• 1 Baggu
  • Travel coffee mug 
  • Bamboo silverware (Incudes a spork, fork, knife, and spoon!) 
  • Waterbottle 

The Baggu, I’ve found, is critical if I expect to bring back gifts for my family or any great thrift finds. It doesn’t add any extra weight and yet fits everything when I need it to. Out and about most days, I use my reusable silverware at nearly every meal and multiple times in the airport. They save so much plastic and are super easy to keep clean!

It’s not a science, but I do have this packing routine pretty much down to a T. It doesn’t always allow for much wiggle room but it’s everything I need to be comfortable. And that’s more than enough for me. 

sustainably, july: a lookbook

July was a scorcher. As one of those AC-deprived people, this time of year is particularly focused on me not melting. That means putting my makeup on directly in front of a fan, wrapping my hair in all kinds of unflattering contortions to keep it from touching my neck and back, and, of course, wearing as little clothing as socially acceptable. 

Fortunately, one of my more recent wardrobe evolutions has been the adoption of light-weight fabrics, many of which happen to be made from natural fibers. Without me saying anything, you can probably think of a whole slew of reasons why natural fibers are superior to their synthetic counterparts. They can support small-scale agriculture and farming, tend to use less energy in their production process, and most are designed to be very breathable. Check, check, and check. 

Wicker Shopper: 

Lately, my feed has been full of woven purses and totes, like these ones featured on The Good Trade. Needless to say, wicker is definitely having a moment and I’m not mad at it.

I found this gem at a farm stand just outside of Saratoga, NY. I regret throwing away the label but I can remember the bag was crafted in Africa and every purchase helped support small, women’s cooperatives. The bag itself is woven from thin straws and the straps are made of either leather or vegan leather.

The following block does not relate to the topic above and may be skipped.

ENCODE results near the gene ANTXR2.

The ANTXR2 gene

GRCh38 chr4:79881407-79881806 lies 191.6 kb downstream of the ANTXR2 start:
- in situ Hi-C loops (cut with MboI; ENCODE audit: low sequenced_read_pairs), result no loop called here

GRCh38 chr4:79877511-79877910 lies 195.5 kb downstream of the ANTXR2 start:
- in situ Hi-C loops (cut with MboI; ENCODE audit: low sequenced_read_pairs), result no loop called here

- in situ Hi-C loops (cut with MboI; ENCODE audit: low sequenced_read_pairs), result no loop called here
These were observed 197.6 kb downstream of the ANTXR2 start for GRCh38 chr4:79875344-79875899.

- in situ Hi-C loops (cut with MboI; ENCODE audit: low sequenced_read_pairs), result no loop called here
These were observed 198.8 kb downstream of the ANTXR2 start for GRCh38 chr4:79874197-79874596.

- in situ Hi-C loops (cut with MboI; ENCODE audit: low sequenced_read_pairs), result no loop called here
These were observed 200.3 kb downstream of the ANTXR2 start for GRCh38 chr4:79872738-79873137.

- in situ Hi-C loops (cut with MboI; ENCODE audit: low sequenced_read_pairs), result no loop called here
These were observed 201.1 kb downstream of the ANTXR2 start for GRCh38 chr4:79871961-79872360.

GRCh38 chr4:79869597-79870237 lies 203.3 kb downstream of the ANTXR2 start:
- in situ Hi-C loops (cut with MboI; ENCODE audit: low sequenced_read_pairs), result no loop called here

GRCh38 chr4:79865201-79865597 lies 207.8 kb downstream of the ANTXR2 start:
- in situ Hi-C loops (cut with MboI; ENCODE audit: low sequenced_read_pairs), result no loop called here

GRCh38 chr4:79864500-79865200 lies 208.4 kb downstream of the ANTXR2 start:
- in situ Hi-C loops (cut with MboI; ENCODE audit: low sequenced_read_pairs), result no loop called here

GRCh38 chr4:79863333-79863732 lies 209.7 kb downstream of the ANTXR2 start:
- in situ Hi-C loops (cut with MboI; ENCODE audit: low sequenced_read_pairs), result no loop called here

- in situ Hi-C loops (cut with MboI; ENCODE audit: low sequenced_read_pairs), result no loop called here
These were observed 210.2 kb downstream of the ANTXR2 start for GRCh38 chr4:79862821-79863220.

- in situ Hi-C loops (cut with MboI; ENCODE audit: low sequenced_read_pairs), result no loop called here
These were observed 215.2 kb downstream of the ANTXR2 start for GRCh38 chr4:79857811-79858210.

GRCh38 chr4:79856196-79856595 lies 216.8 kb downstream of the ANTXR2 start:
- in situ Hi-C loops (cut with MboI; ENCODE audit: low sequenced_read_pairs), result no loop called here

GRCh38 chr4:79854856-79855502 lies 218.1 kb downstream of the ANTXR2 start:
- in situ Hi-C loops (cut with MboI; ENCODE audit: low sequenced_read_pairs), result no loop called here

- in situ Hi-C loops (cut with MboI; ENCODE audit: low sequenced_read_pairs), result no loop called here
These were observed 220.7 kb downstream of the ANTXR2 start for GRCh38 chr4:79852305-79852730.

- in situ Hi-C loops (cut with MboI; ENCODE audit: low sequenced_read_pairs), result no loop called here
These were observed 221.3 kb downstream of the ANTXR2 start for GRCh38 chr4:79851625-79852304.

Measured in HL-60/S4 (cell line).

I love wicker because it offers a unique type of construction you can’t find in other matierls. It makes this bag a rare breed of accessory, one that’s suited for the beach and a five-star restaurant—not that I see a lot of the latter. 

Yacht Club Shorts: 

Savers for the win. Again. These pre-loved Gap shorts came into my life on the way back from Acadia, ME. A big fan of high waisted shorts, I admittedly had never had much interest in non-denim options, that is until I stumbled upon these 100% cotton bad boys. 

I think we all know cotton is natural. However, not all cotton is produced the same way. Uzbekistan, for example, one of the world’s leading producers of cotton, has been front and center in human rights debates due to child labor and worker exploitation, amongst other issues. On the other end of the spectrum are companies like Knickey, who are getting smarter about cotton by paying attention to both its sourcing and manufacturing processes. 

Because these shorts are Gap and likely a few years old, I’m willing to bet they were not made from sustainable cotton. But, I did buy them second hand—no money is going back to Gap—and despite any ethical issues, they are made from a natural fiber so they won’t shed microplastics in the wash. 

Silky Smooth Tank Top: 

When I was a kid, I remember stealing my mom’s silk scarves…well, momentary, until she took them back only minutes later. Honestly, I still feel a little child-like when I wear silk. But I’ve found the imposter syndrome wavers a bit when I find the right pieces.

This tank top, another post-Acadia find, has a sophisticated cut that’s easily paired with any bottom in my closet. To be honest, I really only bought this piece because a fashion sustainability panelist once said to buy vintage silk whenever you can find it. That said, the top’s grown on me since then and I have no regrets about the purchase. 

4 tips for a sustainable 4th.

Fireworks have to be the single most ironic thing. So beautiful. So dangerous. So Ariana-Grande-Circa-2016. And yet every year, with or without legal authorization, fireworks light up the sky across the nation in the name of Liberté.

In the spirit of the 4th, which happens to coincide with Plastic Free July, here are a few easy ways to cut back on your waste this holiday. Maybe you pick just one of these tips and commit to it. Maybe you take them all on. Regardless, you’ll be making America very proud. 

1.     Straws suck.

Unless you have a medical condition, there is no legitimate reason to use a straw. Period. Straws can never be recycled so once you’ve finished your drink, that’s it—end of the line. And although your one straw may seem insignificant in the moment, try to imagine how many people are thinking the exact same thing.